Controlled drinking is therefore not considered an option. The view is upheld by rehabilitation programs such as the alcoholic anonymous, which regard abstinence as the idea promoted by the disease theory of addiction. The group argues that those who attend rehab programs have tried controlled drinking but have not succeeded, this evidence of failure on the part of controlled drinking is viewed by the abstinence proponents as an indication of past, present and future failure of controlled drinking .
In the US, the main goal of therapists who treat alcoholism and the official stand of the alcoholics anonymous are to ensure a complete abstinence. The term controlled drinking is therefore rejected by the American therapists. These therapists claim that accepting such goal in treatment of alcoholism is detrimental and only make the alcoholics to delay from going for the right solution to their problems (Anderson). However, other countries like the Britain and other commonwealth nations, the idea of controlled drinking is widely accepted and available to the alcoholics.
The proponents of controlled drinking also argue that CD would still be used as a motivator for the people who wish to change their drinking behavior. Many alcoholics find it hard to completely stop drinking, even thought the damage is evident in their life and marriages. Controlled drinking, mediated on by a qualified therapist is bound to propel the alcoholic towards a better life (Aasved 144). The efforts to reduce intake may fail and the person would realize that they are addicted to alcoholism and then make steps towards recovery from the problem.
The two approaches to treating alcoholism; abstinence and controlled drinking only raise debate and controversy when one is depicted to be better than the other is. It should be noted that controlled drinking (moderation) is more effective when used by people who have not reached dangerous drinking habits and only need to practice how to maintain their drinking limits. On the other hand, alcoholic anonymous (abstinence) is more effective for the people whose alcoholism level cannot be reduced or need to be stopped immediately.
It is obvious that the main aim of treating alcoholism is to help people improve their quality of life. It should help people improve on their functioning. Too much alcohol interferes with the normal functioning of human beings. It therefore makes sense to say that abstinence should not be the only option in the treatment of alcoholism (Pond, Wilkinson, and Simpson 460) Controlled drinking is good for the health of humans and the fact that it promotes behavior change makes it much better than its critics may think.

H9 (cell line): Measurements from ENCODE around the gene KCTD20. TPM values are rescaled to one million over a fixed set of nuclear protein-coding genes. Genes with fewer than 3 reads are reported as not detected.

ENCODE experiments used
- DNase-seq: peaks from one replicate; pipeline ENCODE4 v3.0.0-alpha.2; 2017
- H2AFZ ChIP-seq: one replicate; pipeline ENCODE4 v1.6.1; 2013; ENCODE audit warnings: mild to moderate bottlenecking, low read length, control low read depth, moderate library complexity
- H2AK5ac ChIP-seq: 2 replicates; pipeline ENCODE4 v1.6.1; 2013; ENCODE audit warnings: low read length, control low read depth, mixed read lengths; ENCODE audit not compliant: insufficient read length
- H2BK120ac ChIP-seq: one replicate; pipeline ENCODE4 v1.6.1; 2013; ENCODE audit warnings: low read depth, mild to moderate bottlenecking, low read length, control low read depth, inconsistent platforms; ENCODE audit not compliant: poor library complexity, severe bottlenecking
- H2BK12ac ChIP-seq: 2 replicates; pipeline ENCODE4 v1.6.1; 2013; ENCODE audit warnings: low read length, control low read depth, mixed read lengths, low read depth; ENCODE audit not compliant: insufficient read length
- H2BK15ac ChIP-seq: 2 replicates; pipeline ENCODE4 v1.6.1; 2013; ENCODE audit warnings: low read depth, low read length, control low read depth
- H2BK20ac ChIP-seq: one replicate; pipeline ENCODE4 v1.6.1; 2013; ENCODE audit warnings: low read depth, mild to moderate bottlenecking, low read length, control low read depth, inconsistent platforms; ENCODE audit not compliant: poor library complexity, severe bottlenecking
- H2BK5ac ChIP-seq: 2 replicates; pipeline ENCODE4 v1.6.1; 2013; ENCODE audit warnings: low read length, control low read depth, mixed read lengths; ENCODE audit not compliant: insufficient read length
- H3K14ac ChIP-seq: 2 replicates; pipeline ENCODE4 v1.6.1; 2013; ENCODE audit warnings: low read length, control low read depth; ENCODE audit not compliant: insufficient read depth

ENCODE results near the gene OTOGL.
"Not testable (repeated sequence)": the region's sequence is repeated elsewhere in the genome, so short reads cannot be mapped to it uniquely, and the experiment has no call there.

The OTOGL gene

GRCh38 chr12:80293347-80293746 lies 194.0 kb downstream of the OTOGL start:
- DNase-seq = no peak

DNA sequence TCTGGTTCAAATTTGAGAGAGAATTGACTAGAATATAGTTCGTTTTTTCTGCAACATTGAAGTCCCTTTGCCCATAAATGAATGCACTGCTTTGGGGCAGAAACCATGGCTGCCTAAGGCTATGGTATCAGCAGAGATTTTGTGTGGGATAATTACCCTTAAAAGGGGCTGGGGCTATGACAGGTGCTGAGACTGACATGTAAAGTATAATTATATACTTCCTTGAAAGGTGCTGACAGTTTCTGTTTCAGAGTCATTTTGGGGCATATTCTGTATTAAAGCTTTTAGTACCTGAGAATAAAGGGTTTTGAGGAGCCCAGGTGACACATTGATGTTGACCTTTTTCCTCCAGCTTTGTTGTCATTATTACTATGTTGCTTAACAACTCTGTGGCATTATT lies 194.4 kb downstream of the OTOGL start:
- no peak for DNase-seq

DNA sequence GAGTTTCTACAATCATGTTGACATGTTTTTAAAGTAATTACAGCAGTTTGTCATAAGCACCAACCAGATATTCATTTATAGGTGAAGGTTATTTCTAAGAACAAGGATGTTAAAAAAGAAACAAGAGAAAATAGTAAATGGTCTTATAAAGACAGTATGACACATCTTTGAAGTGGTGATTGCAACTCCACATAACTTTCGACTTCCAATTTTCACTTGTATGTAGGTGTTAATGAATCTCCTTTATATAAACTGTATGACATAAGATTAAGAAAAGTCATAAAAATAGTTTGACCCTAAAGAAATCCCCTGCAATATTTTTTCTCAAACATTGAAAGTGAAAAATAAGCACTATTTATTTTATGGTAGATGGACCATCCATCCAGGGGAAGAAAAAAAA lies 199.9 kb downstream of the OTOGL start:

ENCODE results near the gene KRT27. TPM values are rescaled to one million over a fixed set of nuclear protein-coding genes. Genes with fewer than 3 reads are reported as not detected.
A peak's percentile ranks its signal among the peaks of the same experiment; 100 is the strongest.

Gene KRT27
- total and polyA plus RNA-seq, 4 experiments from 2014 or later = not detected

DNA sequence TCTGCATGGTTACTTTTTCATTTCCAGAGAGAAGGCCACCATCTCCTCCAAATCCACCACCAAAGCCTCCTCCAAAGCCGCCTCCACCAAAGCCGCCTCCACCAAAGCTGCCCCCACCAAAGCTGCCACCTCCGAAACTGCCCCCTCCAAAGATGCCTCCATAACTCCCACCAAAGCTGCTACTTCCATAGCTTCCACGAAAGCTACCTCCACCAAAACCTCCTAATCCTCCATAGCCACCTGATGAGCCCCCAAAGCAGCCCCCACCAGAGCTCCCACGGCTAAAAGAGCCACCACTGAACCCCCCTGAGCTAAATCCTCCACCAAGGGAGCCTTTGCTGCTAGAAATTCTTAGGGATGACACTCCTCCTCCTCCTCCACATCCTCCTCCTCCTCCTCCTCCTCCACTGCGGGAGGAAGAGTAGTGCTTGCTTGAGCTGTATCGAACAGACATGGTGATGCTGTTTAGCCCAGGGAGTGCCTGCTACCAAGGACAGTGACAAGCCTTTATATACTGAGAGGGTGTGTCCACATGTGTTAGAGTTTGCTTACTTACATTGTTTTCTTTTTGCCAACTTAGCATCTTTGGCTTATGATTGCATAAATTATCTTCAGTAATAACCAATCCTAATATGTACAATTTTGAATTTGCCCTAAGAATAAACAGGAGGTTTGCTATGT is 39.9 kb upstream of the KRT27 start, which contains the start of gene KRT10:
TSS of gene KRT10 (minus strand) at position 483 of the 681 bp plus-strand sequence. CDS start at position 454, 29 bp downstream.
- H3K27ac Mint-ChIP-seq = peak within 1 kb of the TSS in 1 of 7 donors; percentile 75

Abstinence on the other hand is also good since it has proven to be the most effective approach with many alcoholics (Anderson). Both approaches have very important roles to play in the treatment of alcoholism (Pond, Wilkinson, and Simpson 460). In cases of harm reduction, the individual is never interested in abstinence but a reduction in the alcohol intake. With the above factors in mind, it would proper to say that the therapists should always consider both approaches in treating alcoholism and only settle on one when they have considered all the factors.
Aasved, Mikal J. The Biology of Gambling. Springfield, Ill: Charles C. Thomas, 2003. Print
Alcohol abstinence vs. moderation. Harvard health publications.2014.Internet resource. Available at http://www.health.harvard.edu/family_health_guide/alcohol-abstinence-vs-moderation
Anderson, Kenneth. Moderate Drinking, Harm Reduction, and Abstinence Outcomes. HAMS Harm reduction.2012.internet resource. Available at http://www.hamsnetwork.org/outcomes.pdf
Day, Ed. Clinical Topics in Addiction. London: RCPsych, 2007. Print
Pond, R A, D A Wilkinson, and R I Simpson. “Abstinence or Controlled Drinking?” CMAJ: Canadian Medical Association Journal 150.4 (1994): 460–461. Print. Available at http://www.ncbi.nlm.nih.gov/pmc/articles/PMC1486285/pdf/cmaj00284-0014b.pdf
Vaillant, George E. The Natural History of Alcoholism Revisited. Cambridge, Mass: Harvard University Press, 1995. Print